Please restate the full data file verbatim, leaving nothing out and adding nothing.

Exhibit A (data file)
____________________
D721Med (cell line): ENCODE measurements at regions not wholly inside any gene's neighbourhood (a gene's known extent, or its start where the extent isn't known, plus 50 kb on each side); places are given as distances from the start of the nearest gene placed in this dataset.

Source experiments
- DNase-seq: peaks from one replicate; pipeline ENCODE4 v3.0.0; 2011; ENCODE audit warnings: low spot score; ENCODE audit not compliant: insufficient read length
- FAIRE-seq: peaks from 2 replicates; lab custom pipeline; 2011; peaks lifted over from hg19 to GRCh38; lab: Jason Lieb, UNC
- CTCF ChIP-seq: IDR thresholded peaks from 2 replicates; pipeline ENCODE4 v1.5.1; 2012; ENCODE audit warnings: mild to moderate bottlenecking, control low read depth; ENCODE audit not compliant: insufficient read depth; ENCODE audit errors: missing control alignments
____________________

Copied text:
D721Med (cell line): ENCODE measurements at regions not wholly inside any gene's neighbourhood (a gene's known extent, or its start where the extent isn't known, plus 50 kb on each side); places are given as distances from the start of the nearest gene placed in this dataset.

Source experiments
- DNase-seq: peaks from one replicate; pipeline ENCODE4 v3.0.0; 2011; ENCODE audit warnings: low spot score; ENCODE audit not compliant: insufficient read length
- FAIRE-seq: peaks from 2 replicates; lab custom pipeline; 2011; peaks lifted over from hg19 to GRCh38; lab: Jason Lieb, UNC
- CTCF ChIP-seq: IDR thresholded peaks from 2 replicates; pipeline ENCODE4 v1.5.1; 2012; ENCODE audit warnings: mild to moderate bottlenecking, control low read depth; ENCODE audit not compliant: insufficient read depth; ENCODE audit errors: missing control alignments